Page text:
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Buying a Home for the First Time or Needing Some Cash Learn How and When to Use a 1st 2nd or Reverse Mortgage To Use The Equit
By: John R Blakefield

Throughout your home owning experience, you may run into unexpected events that cause you to use your options of increasing and decreasing both your debt and home equity in your property. Mortgages are really just that, a change in the amount of money you owe (debt) and the amount of ownership in your property (home equity).

The first time you buy a home, it is very common to put down a down payment towards the home price, and then borrow money from a lender to cover the rest of the price. You then make payments with either a fixed or adjustable rate mortgage, based on a predetermined interest rate and terms. This transaction with you and the lender is called a mortgage. And if it is the only mortgage on a property, it is called a first mortgage.

In the case of this first mortgage, you most likely have a larger amount of debt than the amount of home equity, unless of course you borrow less than you put down, then you would have a greater amount of home equity than debt. Every time you make a payment to the lender, your debt decreases and the property?s home equity increases. This occurs until the life of the loan has been fulfilled, and the mortgage is paid in full. At this point, the property is free and clear, and you own the property out right.

Anytime during the life of the first mortgage, home owners may choose to borrow against the home equity built in the home and take out a second mortgage. A second mortgage is a mortgage on a property which has already been pledged as collateral for an earlier mortgage.

The process of a second mortgage is much like the process of taking out the first. However, because you are borrowing against the equity already built up in the home, the second mortgage carries rights which are subordinate to those of the first. This means that the second mortgage is second to make a claim and the second to collect if the first mortgage is in default. For this reason, interest rates are often higher for a second mortgage than a first mortgage.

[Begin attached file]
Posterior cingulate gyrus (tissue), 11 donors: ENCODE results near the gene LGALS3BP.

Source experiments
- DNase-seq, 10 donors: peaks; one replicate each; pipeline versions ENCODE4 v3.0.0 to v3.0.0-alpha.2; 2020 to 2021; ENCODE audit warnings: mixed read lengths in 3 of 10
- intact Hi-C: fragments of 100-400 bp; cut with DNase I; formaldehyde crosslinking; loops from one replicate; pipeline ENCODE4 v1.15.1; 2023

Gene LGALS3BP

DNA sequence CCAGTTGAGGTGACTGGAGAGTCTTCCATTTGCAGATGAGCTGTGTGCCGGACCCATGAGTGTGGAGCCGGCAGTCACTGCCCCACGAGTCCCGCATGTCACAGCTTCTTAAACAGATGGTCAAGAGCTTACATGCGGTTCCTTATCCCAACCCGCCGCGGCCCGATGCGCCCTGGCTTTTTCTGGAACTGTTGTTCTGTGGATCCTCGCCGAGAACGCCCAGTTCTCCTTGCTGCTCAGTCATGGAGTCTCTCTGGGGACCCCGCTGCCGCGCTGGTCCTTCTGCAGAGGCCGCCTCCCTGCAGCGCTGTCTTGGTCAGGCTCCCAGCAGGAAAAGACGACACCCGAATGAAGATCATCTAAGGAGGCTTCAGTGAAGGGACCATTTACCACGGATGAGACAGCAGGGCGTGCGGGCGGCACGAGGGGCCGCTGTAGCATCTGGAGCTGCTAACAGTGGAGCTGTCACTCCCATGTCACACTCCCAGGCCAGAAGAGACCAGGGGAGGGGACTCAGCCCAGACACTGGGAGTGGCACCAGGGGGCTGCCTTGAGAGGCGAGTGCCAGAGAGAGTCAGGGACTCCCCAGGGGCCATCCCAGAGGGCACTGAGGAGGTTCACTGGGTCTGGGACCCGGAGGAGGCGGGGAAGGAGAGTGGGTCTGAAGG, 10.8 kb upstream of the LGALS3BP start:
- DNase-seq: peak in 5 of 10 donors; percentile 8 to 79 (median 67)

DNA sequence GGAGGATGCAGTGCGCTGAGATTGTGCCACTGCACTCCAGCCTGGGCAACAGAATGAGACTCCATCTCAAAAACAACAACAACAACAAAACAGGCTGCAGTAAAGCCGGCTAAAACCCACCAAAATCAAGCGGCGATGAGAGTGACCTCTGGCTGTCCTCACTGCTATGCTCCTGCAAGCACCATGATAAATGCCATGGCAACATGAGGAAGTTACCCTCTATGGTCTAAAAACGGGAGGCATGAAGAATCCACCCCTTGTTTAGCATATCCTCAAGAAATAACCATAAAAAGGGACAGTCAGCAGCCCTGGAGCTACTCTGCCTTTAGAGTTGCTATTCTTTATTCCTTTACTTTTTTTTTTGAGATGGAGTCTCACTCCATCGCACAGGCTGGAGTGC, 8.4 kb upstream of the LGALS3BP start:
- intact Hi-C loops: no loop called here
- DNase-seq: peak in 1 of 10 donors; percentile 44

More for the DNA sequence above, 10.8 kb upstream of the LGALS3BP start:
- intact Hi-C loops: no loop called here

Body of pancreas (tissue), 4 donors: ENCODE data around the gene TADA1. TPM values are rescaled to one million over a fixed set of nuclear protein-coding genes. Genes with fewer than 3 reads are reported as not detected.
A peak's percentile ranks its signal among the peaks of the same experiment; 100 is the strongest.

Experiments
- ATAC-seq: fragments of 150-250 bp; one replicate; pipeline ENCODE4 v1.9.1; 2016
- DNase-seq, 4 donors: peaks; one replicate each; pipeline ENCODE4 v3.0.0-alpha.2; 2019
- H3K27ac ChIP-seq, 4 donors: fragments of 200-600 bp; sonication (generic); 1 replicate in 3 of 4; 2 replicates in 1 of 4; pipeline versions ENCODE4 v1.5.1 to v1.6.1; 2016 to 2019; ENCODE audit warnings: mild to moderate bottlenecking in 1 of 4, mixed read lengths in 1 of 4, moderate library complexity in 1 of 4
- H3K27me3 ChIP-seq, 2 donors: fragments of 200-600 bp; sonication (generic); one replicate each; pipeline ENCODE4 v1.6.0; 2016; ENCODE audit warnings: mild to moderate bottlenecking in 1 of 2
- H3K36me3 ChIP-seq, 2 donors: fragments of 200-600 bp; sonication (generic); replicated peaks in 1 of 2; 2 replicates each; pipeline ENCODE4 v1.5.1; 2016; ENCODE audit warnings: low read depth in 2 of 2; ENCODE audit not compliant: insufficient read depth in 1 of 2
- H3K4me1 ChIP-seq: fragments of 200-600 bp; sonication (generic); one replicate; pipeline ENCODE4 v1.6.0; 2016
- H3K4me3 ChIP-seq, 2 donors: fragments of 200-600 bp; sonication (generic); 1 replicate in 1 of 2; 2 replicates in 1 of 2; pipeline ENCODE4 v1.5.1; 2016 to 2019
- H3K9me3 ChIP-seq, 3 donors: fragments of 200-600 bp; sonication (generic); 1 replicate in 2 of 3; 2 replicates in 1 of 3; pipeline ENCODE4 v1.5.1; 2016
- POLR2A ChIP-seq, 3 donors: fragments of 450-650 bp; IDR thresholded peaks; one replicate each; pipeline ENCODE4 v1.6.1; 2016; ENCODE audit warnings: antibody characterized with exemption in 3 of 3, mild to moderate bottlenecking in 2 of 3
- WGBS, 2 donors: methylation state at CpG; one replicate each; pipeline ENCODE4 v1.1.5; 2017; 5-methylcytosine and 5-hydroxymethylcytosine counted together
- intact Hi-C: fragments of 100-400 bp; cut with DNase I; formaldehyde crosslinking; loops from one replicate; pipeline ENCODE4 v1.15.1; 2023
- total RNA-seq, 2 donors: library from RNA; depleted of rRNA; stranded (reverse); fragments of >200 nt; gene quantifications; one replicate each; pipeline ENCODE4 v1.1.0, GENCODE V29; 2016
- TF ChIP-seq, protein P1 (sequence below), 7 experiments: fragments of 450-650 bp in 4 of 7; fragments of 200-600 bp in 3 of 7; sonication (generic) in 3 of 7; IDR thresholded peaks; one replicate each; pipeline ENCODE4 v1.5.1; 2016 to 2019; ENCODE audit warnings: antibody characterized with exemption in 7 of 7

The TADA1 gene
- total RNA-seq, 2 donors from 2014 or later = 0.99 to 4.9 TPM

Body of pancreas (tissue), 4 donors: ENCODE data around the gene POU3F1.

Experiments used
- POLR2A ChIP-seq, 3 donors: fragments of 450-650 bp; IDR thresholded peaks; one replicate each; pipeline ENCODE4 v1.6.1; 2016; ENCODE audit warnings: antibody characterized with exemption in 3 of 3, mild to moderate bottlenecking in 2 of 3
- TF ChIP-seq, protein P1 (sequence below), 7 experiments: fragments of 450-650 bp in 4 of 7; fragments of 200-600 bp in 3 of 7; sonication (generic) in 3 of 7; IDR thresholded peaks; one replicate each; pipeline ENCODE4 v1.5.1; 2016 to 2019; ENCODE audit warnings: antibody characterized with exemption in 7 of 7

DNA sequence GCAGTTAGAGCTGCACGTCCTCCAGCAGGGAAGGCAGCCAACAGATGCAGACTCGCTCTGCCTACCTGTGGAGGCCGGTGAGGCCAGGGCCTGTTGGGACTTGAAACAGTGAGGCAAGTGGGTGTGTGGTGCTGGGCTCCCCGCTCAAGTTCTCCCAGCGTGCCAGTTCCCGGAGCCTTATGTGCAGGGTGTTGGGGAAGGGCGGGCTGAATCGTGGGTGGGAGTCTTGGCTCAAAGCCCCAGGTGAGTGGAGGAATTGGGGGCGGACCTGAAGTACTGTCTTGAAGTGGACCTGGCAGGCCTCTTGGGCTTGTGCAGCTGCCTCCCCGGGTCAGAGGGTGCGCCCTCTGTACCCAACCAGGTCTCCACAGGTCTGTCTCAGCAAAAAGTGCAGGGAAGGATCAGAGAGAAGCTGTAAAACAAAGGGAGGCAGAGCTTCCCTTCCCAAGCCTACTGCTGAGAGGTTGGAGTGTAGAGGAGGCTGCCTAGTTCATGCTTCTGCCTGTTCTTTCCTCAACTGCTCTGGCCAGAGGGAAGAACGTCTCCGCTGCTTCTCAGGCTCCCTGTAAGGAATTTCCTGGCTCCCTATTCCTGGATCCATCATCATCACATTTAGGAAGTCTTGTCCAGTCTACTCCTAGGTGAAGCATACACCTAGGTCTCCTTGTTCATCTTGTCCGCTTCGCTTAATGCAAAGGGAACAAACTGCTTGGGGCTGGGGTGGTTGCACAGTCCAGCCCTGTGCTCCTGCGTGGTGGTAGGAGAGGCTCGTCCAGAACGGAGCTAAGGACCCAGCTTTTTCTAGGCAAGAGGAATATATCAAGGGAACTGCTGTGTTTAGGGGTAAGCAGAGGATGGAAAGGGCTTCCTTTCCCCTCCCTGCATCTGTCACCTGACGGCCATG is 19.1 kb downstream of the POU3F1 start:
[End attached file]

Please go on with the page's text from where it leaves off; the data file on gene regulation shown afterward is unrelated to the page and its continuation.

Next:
When considering a second mortgage, it is important to outweigh the costs against the benefits. You should shop for credit terms that best meet your borrowing needs without posing undue financial risk. After all, with the responsibilities of a second mortgage, a home owner is more likely to default and possibly lose his or her home. Be sure that you shopped your second mortgage just as diligently as you did the first, comparing annual percentage rates, points, fees and prepayment penalties. All these terms can make a huge difference in the amount of money you will be paying in turn for borrowing against your home equity.

As in the situation of the first mortgage, a second mortgage generally increases your debt and decreases your home equity. The opposite, however, is that of a reverse mortgage.

In a reverse mortgage, a homeowner borrows against the equity in his/her home and receives cash from the lender without having to sell the home or make monthly payments. This cash can be given to the homeowner as a monthly cash advance, in a single lump sum, as a credit account that allows you to decide when and how much of your cash is paid to you, or as a combination of these payments. The homeowner does not have to make any payments as long as he or she lives at the residence. If the homeowner should move, sell the property, or die, then the loan would have to be paid off.

In order to qualify for a reverse mortgage, you must be at least 62 years of age and own a home. This option for a reverse mortgage is perfect for older homeowners who are equity rich, and cash poor. In the case of a reverse mortgage, your debt increases and your home equity decreases.

Depending on what stage of the homeowners experience you are in, it is important to always know your options as a homeowner. With the option to borrow against your equity, you can have cash to improve your home, make improvements to increase the overall value of your home, or live comfortably when there is not any liquid cash readily available to you, but you have equity in your home.

Being a homeowner can be rewarding in many ways, and being able to utilize the money in your home is one of them. Always research terms and conditions of any mortgage, and always borrow from a qualified, trusted source.

About The Author

John R Blakefield is a mortgage and real estate specialist. For more information, articles, news, tools and valuable resources on home mortgages or investment loans, refinancing, debt solutions, visit this site:

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